gates to the state convention at
South Omaha, were called upon and
gave an outline of the work of the
meeting, which was very much ap
preciated by the lodge members and
gave them a clear insight into the
working of the state body of the
Eagles. In selecting a delegate to the
national convention, which meets at
Seattle, Washington, on August 1 and
2, Chief of Police William Barclay
wa3 selected as the official represent
ative of this aerie. The lodge also
received a new candidate into the
order, who was equipped as a full
fledged Eagle. Following the busi
ness session of the order a very de
clicious feast was served to the mem
bers, which was a most pleasant feat
ure of the occasion and one which was
fully appreciated by all those in at
tendance at the meeting.
For Sale.
1914 Bull Tractor, in good condi
tion, $250.00. O. A. Davis, Murray,
Nebraska. 7-12-4tw
All Our Energetic and Up-to-Date
Business Men Join in the Lauda
ble Movement.
From Friday's Dallv.
The light question which has been
troubling the city for the past year
seems to be reaching a solution if the
electrolier proposition is put through
as the lighting committee of the
council and the - Nebraska Lighting
company have about reached an
agreeable settlement as to rates
figured on the use of the electroliers
which the business men of the city
are attempting to have placed on the
streets to furnish the light for il
luminating Main and Sixth streets.
The agreements as to the amounts
each property owner is willing to con
tribute to the installing of the stand
ards for the electroliers are now be
ing circulated and are generally being
subscribed to by the business men,
who realize that this method of light
ing the streets will be found much
more satisfactory and add a great
deal more to the appearance of the
city in general. These standards, as
figured, will cost for each front on
Main street $20, and this is not con
sidered a high figure, as it includes
all wiring and lamps for the original
cost and will leave them all ready for
the city, which will furnish the cur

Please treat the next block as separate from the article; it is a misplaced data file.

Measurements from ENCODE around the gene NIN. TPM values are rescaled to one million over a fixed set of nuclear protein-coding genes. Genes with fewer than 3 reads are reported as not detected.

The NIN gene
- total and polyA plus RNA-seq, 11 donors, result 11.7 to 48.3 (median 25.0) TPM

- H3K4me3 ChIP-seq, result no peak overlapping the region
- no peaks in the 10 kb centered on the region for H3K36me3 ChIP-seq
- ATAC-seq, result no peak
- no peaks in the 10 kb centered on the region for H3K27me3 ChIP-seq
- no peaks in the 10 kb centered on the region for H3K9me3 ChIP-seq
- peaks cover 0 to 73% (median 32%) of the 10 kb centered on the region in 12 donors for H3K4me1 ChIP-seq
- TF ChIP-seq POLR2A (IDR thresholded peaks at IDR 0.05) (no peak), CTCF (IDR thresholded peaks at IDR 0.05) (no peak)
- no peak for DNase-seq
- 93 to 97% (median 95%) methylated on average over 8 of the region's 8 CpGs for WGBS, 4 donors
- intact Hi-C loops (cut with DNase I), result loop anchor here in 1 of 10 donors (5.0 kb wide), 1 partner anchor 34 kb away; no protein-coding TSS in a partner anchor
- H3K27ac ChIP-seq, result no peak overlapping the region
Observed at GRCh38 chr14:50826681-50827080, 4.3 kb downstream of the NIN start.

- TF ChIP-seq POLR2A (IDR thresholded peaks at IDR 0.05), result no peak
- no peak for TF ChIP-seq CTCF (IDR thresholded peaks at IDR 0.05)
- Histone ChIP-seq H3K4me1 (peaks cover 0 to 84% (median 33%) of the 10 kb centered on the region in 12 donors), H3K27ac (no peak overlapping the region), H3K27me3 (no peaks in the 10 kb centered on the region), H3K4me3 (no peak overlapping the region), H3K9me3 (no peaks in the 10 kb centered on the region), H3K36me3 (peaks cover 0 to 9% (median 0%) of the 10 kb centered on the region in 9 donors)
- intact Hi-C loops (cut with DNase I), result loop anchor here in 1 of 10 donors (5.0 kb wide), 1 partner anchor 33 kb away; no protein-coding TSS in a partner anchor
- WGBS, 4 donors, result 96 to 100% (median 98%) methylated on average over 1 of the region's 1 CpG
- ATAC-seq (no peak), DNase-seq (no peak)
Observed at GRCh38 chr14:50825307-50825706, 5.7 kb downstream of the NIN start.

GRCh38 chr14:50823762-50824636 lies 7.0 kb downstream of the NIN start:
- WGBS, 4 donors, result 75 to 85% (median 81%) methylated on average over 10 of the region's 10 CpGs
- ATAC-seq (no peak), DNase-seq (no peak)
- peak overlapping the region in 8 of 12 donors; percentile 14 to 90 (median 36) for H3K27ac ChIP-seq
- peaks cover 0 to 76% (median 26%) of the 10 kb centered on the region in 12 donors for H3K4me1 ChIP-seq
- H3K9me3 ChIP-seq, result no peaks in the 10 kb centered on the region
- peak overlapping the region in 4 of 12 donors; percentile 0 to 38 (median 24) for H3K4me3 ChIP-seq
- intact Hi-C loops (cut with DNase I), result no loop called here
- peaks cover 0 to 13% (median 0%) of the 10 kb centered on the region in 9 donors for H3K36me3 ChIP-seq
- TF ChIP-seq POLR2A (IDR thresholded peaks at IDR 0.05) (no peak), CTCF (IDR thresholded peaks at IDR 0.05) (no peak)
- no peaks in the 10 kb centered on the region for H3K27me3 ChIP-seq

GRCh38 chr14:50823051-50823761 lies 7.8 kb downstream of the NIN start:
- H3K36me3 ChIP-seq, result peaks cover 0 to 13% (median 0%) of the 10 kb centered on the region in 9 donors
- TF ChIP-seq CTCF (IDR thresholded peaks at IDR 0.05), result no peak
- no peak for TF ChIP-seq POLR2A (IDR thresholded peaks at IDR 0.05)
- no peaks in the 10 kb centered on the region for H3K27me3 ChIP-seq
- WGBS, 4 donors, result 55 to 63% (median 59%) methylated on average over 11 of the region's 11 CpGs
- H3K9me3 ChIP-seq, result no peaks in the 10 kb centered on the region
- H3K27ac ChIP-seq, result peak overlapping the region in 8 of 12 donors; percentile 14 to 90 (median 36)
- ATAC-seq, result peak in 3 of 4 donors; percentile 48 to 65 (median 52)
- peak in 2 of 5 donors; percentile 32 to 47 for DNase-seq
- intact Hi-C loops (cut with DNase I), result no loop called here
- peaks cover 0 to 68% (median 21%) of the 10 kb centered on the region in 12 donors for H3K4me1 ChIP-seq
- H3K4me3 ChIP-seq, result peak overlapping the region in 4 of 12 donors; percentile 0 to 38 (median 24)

rent and maintain the lights there
This is the best opportunity that
has been presented to secure a sys
tem of this kind for use on the prin
cipal streets of the city and should
rot be passed by for the small sum
that will be required from each, prop
erty owner. The city itself is not in
a position to have these installed on
Main street, but is willing to furnish
the current, as well as maintain the
lamps after they are put in, and the
chance is one that cannot be passed
by, as it may not be possible again
to have this opportunity offered to
get them.
As has been said before, the
electroliers are the only modern
means of lighting and are in use in
every up-to-date city in the state
where the public-spirited citizens have
subscribed the necessary amounts to
have the electroliers placed in posi
tion. With three of these electroliers
in a block a wonderful transformation
in the appearance of Main street
would be secured that would add 100
per cent to the general appearance of
the town. If it is possible it is hoped
to extend the service up both North
and South Sixth street, as well as up
High School Hill, where a single light
electrolier will be used.
From Friday's Dally.
The body of the late Henderson
Burke, who passed away on Sunday
at Hillyard, Washington, arrived in
this city last evening on No. 14 over
the Burlington and the funeral serv
ices were held this afternoon from the
Liberty United Brethren church, south
of this city, and the interment made
in the Horning cemetery near-by. The
services were conducted by Rev. J. M.
Eades, rector of the church, and were
attended by quite a number of the old
friends of the family and of the de
ceased young man.
From Friday's Dally. .
A very pleasant social time is be
ing prepared by McConihie post No.
45, Grand Army of the Republic, in
honor of the ladies of the Woman's
Relief Corps, which will be held at
the home of Comrade T. W. Glenn,
on West Pearl street, on Saturday
afternoon. The deightful event will
start at 5:30 o'clock and will be a
feast of good things to eat provided
by the boys in blue for the ladies.
The event is being looked forward to
with the greatest of pleasure.
From Frldav's Dally.
This afternoon Mrs. F. J. Hennings
and Mrs. Henry Horn departed on a
visit of a few weeks in the northern
part of the state with relatives and
friends. They first go to Scribner,
where they will visit at the home of
Mrs. Hennings' sister, Mrs. Claus
Ploehn, for a short time, and then
go to Randolph to visit with Mrs
Volk, a sister of Mrs. Horn, and also
at Creighton, where George W. Horn,
a son of Mr. and Mrs. Horn resides
George P. Horn, Br., who has been
visiting at Creighton for several
weeks, will accompany the ladies
From Friday's Dally.
The Ladies Aid society of the M.
E. church held their regular meeting
yesterday afternoon and were enter
tained in a most delightful manner by
Mrs. Rebecca Kennedy and her daugh
ter, Miss Ella, at their home on Ninth
and Locust streets. The early hours
of the afternoon were devoted to the
usual business session, after which the
ladies enjoyed a very pleasant social
time, interspersed with various other
amusements. Some of the ladies
brought their fancy work and spent
the hours in a very industrious man
ner, that of plying the busy needle.
At an appropriate time delicious re
freshments were served, which were
thoroughly relished by the large num
ber in attendance. At the usual hour
the ladies, after thankirigMrs. Ken
nedy and her daughter, Miss Ella, for
tehir kind hospitality, departed for
their homes, declaring the hostesses
to be excellent entertainers.
From Friday's Dally.
A letter has been received in this
city from Mrs. Charles Carroll, a sis